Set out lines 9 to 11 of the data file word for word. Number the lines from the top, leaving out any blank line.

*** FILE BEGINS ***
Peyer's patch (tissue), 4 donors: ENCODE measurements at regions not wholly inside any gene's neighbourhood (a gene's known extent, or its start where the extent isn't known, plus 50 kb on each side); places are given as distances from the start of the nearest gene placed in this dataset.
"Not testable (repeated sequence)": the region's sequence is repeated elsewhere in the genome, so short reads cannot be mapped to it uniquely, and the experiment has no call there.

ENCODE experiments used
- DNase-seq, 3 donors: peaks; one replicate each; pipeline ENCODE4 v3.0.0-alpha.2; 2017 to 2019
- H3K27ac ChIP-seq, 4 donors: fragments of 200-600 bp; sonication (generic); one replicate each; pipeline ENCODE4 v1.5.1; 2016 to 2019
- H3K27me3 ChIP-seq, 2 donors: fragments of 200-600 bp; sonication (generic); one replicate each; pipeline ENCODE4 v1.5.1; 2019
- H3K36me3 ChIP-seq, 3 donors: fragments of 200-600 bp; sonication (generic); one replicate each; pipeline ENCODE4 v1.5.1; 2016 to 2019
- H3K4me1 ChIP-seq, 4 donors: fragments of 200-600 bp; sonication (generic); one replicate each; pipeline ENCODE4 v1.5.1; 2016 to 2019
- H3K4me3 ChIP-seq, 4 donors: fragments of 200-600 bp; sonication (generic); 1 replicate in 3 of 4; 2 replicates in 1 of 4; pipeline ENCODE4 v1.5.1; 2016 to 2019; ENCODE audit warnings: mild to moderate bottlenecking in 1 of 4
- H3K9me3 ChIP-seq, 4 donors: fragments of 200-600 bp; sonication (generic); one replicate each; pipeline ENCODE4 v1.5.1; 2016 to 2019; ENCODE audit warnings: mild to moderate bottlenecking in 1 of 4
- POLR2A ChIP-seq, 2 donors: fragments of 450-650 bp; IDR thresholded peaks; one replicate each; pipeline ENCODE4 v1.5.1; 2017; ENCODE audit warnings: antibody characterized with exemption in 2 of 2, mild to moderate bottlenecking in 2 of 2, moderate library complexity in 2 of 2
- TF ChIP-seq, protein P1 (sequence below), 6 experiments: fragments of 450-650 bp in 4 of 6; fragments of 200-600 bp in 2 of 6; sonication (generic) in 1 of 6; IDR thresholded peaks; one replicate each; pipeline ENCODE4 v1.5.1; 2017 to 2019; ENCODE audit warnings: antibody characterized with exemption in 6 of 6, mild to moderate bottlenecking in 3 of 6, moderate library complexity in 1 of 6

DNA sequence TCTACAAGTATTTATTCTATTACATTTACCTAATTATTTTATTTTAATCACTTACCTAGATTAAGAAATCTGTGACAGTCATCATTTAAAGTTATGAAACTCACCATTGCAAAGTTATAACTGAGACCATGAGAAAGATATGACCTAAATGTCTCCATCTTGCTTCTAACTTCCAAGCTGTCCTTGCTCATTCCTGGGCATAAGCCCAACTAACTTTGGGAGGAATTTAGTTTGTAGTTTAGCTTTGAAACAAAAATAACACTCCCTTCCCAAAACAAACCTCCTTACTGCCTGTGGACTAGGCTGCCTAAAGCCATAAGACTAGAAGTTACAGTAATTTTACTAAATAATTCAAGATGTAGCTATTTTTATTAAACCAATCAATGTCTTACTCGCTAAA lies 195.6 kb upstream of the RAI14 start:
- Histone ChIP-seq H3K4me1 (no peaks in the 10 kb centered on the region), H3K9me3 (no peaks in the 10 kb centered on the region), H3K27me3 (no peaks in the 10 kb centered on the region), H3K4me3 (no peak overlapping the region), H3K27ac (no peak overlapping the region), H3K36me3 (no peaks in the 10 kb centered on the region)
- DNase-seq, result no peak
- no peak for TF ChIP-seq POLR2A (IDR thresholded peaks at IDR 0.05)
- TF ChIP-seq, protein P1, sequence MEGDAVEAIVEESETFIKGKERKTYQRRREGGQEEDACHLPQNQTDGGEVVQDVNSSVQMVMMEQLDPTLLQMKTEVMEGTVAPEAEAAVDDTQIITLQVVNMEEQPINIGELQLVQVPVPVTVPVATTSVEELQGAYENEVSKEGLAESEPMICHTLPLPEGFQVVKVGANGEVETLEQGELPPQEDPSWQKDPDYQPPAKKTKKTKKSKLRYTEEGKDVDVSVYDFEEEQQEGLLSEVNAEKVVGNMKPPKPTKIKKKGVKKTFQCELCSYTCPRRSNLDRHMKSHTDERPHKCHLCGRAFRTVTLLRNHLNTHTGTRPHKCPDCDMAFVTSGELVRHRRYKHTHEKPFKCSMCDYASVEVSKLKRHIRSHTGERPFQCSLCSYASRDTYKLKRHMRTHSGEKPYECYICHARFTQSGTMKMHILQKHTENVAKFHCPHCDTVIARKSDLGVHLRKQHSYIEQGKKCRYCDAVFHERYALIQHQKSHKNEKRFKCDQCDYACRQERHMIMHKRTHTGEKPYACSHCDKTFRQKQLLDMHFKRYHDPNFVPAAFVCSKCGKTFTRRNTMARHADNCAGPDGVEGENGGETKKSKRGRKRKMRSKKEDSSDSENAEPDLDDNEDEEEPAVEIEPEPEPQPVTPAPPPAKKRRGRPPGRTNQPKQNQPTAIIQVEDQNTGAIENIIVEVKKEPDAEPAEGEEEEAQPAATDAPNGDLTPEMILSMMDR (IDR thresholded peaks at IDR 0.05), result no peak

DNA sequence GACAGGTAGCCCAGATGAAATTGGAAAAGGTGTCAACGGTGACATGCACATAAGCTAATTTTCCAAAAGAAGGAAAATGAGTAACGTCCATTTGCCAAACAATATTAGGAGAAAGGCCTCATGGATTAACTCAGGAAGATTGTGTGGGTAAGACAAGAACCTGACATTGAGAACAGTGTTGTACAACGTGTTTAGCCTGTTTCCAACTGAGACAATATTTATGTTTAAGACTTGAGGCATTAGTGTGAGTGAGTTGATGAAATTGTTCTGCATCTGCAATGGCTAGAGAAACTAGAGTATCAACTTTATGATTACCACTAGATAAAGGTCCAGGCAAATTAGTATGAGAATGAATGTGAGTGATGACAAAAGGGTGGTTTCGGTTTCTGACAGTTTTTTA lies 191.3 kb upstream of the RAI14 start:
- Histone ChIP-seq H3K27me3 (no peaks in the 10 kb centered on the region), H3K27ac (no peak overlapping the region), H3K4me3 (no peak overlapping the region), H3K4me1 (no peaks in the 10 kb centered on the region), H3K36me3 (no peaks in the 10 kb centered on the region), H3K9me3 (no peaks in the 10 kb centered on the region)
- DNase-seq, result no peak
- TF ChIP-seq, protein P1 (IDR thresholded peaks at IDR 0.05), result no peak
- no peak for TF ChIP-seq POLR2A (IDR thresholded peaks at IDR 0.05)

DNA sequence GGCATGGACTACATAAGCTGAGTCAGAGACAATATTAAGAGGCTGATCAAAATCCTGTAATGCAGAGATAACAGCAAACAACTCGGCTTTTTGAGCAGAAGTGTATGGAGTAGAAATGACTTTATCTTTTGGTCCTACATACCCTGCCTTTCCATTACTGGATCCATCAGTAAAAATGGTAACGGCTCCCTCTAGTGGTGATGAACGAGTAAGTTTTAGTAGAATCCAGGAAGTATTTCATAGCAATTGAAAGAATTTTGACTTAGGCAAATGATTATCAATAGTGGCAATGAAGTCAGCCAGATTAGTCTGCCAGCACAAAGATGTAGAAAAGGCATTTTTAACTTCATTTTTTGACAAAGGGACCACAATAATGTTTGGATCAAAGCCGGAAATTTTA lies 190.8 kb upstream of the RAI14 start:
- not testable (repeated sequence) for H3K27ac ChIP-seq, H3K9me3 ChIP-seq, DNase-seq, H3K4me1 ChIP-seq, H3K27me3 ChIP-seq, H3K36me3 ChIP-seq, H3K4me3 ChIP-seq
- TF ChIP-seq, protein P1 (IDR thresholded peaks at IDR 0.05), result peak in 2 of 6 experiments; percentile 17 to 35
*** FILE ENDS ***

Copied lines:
- H3K4me3 ChIP-seq, 4 donors: fragments of 200-600 bp; sonication (generic); 1 replicate in 3 of 4; 2 replicates in 1 of 4; pipeline ENCODE4 v1.5.1; 2016 to 2019; ENCODE audit warnings: mild to moderate bottlenecking in 1 of 4
- H3K9me3 ChIP-seq, 4 donors: fragments of 200-600 bp; sonication (generic); one replicate each; pipeline ENCODE4 v1.5.1; 2016 to 2019; ENCODE audit warnings: mild to moderate bottlenecking in 1 of 4
- POLR2A ChIP-seq, 2 donors: fragments of 450-650 bp; IDR thresholded peaks; one replicate each; pipeline ENCODE4 v1.5.1; 2017; ENCODE audit warnings: antibody characterized with exemption in 2 of 2, mild to moderate bottlenecking in 2 of 2, moderate library complexity in 2 of 2